What Does Third Party Funding Mean in Betting?

third party funding in betting

Third party funding refers to the practice of using financial resources that originate from someone other than the registered account holder to place bets.

It could include deposits made by friends, family members, or any other external party into your account – directly or indirectly.

Understanding the implications of third party funding in betting is crucial if you want to get paid and avoid further trouble. Be sure to read the whole of this article before you respond to the bookmaker who may be accusing you of it…

What is ‘Third Party Funding’ in Betting?

Many bookmaker’s terms state that “third party funding” is not allowed. It means that the bookmaker prohibits the use of funds deposited by someone other than the account holder for betting purposes. Essentially, they want to see exactly who is placing the bet.

Strange, right?

Betting companies don’t have a problem when you’re putting a fiver on the Grand National for your nan, so why would they care any other time? They even promote tips and betting on third party opinions via their own marketing – so what’s the problem?

Well, there are multiple legitimate reasons that third party funding shouldn’t be allowed (explained in a moment) but in the modern world, data is everything. Bookmakers now routinely abuse these rules for additional corporate profits. Betting account restrictions are one such example.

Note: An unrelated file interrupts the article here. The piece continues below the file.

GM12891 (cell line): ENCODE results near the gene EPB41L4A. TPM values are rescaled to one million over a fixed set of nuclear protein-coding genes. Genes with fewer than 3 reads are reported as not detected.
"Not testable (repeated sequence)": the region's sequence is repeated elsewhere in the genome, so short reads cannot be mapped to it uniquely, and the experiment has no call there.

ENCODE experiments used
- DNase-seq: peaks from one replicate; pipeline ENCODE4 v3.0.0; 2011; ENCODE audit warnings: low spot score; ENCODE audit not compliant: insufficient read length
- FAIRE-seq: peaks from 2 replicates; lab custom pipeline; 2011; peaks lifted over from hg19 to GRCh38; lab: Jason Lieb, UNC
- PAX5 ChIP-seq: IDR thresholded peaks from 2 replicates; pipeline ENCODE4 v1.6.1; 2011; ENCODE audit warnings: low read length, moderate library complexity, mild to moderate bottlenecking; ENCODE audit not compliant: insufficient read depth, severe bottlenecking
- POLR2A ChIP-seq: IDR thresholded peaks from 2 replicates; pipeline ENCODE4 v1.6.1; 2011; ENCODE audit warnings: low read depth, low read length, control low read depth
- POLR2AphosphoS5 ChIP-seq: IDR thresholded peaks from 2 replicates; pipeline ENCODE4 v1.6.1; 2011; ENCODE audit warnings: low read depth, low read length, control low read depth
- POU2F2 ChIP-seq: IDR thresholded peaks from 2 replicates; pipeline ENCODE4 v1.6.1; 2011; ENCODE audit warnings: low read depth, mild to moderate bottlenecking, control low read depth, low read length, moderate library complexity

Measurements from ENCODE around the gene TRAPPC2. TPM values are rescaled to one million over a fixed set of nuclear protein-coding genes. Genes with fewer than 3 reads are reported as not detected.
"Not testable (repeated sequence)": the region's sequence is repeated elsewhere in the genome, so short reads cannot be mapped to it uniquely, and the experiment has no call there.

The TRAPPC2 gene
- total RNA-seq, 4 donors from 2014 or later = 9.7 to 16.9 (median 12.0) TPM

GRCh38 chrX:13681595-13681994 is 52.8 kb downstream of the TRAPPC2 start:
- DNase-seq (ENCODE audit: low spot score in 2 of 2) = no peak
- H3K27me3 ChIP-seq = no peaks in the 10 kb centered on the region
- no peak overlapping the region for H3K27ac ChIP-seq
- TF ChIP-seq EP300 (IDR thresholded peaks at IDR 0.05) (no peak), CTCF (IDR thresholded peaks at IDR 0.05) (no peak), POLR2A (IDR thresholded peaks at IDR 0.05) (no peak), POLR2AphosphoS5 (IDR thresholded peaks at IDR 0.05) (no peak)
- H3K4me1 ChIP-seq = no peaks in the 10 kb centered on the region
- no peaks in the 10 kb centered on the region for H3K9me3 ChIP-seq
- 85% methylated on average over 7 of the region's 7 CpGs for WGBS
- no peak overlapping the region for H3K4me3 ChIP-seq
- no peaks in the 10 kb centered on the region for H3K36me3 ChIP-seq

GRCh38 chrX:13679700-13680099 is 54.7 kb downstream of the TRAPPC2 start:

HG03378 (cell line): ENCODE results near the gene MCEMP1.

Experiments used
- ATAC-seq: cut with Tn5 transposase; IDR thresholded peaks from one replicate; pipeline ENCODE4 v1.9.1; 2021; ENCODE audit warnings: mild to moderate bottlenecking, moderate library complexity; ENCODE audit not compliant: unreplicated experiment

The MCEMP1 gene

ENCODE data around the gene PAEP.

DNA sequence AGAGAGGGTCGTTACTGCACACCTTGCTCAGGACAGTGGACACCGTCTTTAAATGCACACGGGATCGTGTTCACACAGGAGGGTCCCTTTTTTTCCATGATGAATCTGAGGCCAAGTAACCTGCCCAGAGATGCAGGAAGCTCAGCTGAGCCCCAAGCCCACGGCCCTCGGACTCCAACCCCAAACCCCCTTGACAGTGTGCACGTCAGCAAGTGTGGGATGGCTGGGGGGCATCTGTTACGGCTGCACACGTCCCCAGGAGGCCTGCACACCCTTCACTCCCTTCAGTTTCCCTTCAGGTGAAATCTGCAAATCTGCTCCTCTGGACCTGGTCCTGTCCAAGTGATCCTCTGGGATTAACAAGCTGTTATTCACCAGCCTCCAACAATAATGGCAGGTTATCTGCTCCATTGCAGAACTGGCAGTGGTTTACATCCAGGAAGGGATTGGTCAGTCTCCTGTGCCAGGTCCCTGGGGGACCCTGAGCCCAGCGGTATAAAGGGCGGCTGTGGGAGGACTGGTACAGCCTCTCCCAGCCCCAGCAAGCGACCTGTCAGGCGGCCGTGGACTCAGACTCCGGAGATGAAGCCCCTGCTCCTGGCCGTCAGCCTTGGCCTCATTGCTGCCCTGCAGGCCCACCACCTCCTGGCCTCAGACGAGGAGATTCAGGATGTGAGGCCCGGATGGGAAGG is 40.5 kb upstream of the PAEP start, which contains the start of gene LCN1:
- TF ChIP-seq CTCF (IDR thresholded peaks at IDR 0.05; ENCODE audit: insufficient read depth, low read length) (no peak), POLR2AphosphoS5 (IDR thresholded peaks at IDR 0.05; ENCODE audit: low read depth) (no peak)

If they can get away with not paying, they will:

third party funding unibet
Unibet third party funding terms and conditions.

This is why you see words of this effect in many of their terms and conditions. It’s pretty wild how all this works but I’ll now explain the legitimate reasons this term is there and then go on to explain what you should do if you’ve been accused of betting with third party funds, perhaps via a sports betting VPN

Why isn’t Third Party Funding Allowed?

Here are the top three reasons they are legitimately allowed to do this (although some of them don’t make full sense).

1. Prevention of Money Laundering

One of the primary concerns for betting platforms is the potential for money laundering. Money laundering involves disguising funds obtained from illegal activities as legitimate earnings. By restricting funding to the account holder only, bookmakers make it significantly harder for laundered money to enter the betting ecosystem, thereby adhering to stringent anti-money laundering (AML) regulations. Laws and regulations in many jurisdictions mandate that betting operators verify the source of funds to combat fraud and ensure responsible gambling. Prohibiting third party funding helps bookmakers comply.

However, this doesn’t make total sense when you consider that your bank regularly carries out these checks on your account before you deposit.

2. Protection of Vulnerable Individuals

Gambling can be addictive, and the restriction against third party funding serves as a protective measure for vulnerable individuals. It ensures that persons susceptible to gambling addiction cannot easily access additional resources through external parties, thus fostering responsible gambling practices. Don’t just think about borrowing, but also theft of funds from employers.